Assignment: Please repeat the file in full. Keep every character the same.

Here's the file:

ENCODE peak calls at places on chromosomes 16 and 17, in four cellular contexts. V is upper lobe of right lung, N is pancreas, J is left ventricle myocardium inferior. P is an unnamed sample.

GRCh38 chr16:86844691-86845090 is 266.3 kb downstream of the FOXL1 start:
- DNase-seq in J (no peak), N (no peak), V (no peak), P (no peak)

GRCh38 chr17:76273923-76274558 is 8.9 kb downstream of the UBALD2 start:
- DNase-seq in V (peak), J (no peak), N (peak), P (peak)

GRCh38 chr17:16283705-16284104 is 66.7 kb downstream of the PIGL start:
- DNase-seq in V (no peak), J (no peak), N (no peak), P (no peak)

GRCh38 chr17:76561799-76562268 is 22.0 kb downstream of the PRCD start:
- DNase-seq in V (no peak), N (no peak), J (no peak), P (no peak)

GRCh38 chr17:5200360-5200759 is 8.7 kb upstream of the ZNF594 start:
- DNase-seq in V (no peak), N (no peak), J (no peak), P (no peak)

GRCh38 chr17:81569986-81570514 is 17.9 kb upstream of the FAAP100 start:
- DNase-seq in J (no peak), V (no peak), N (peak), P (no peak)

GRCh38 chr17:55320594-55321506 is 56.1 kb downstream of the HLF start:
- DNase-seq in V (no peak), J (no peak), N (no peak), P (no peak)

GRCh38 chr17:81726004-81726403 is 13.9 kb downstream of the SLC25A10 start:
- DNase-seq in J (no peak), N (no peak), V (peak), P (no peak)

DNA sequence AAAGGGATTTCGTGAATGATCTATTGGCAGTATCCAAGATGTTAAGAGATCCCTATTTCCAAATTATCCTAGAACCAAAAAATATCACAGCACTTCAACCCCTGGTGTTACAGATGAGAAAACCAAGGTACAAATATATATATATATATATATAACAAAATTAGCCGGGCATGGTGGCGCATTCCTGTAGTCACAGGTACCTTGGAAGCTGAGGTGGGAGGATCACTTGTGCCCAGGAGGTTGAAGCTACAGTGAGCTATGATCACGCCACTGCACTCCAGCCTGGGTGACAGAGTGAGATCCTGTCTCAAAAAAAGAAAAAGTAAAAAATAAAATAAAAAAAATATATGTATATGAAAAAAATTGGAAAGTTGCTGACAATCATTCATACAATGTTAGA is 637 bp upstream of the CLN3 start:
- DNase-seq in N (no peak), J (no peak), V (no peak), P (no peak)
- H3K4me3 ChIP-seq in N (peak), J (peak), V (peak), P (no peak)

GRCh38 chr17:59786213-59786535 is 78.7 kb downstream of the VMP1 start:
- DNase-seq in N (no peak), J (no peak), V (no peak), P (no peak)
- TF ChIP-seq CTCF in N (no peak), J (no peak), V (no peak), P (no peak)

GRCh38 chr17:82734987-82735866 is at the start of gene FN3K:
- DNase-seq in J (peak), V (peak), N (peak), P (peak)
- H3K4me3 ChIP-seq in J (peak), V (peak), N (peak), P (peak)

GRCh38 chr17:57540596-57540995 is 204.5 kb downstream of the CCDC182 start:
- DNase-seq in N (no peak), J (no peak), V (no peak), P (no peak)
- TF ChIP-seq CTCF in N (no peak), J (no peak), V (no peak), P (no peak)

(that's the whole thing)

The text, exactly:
ENCODE peak calls at places on chromosomes 16 and 17, in four cellular contexts. V is upper lobe of right lung, N is pancreas, J is left ventricle myocardium inferior. P is an unnamed sample.

GRCh38 chr16:86844691-86845090 is 266.3 kb downstream of the FOXL1 start:
- DNase-seq in J (no peak), N (no peak), V (no peak), P (no peak)

GRCh38 chr17:76273923-76274558 is 8.9 kb downstream of the UBALD2 start:
- DNase-seq in V (peak), J (no peak), N (peak), P (peak)

GRCh38 chr17:16283705-16284104 is 66.7 kb downstream of the PIGL start:
- DNase-seq in V (no peak), J (no peak), N (no peak), P (no peak)

GRCh38 chr17:76561799-76562268 is 22.0 kb downstream of the PRCD start:
- DNase-seq in V (no peak), N (no peak), J (no peak), P (no peak)

GRCh38 chr17:5200360-5200759 is 8.7 kb upstream of the ZNF594 start:
- DNase-seq in V (no peak), N (no peak), J (no peak), P (no peak)

GRCh38 chr17:81569986-81570514 is 17.9 kb upstream of the FAAP100 start:
- DNase-seq in J (no peak), V (no peak), N (peak), P (no peak)

GRCh38 chr17:55320594-55321506 is 56.1 kb downstream of the HLF start:
- DNase-seq in V (no peak), J (no peak), N (no peak), P (no peak)

GRCh38 chr17:81726004-81726403 is 13.9 kb downstream of the SLC25A10 start:
- DNase-seq in J (no peak), N (no peak), V (peak), P (no peak)

DNA sequence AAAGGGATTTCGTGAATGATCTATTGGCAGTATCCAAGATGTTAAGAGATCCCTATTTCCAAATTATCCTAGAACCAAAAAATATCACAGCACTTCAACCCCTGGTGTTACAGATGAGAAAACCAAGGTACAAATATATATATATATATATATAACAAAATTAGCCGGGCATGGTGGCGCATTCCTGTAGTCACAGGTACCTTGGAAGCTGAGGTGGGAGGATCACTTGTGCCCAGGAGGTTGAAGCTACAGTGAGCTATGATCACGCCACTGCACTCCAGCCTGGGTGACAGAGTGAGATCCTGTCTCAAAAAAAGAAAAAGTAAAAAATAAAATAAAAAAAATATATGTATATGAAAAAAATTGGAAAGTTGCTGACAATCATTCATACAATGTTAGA is 637 bp upstream of the CLN3 start:
- DNase-seq in N (no peak), J (no peak), V (no peak), P (no peak)
- H3K4me3 ChIP-seq in N (peak), J (peak), V (peak), P (no peak)

GRCh38 chr17:59786213-59786535 is 78.7 kb downstream of the VMP1 start:
- DNase-seq in N (no peak), J (no peak), V (no peak), P (no peak)
- TF ChIP-seq CTCF in N (no peak), J (no peak), V (no peak), P (no peak)

GRCh38 chr17:82734987-82735866 is at the start of gene FN3K:
- DNase-seq in J (peak), V (peak), N (peak), P (peak)
- H3K4me3 ChIP-seq in J (peak), V (peak), N (peak), P (peak)

GRCh38 chr17:57540596-57540995 is 204.5 kb downstream of the CCDC182 start:
- DNase-seq in N (no peak), J (no peak), V (no peak), P (no peak)
- TF ChIP-seq CTCF in N (no peak), J (no peak), V (no peak), P (no peak)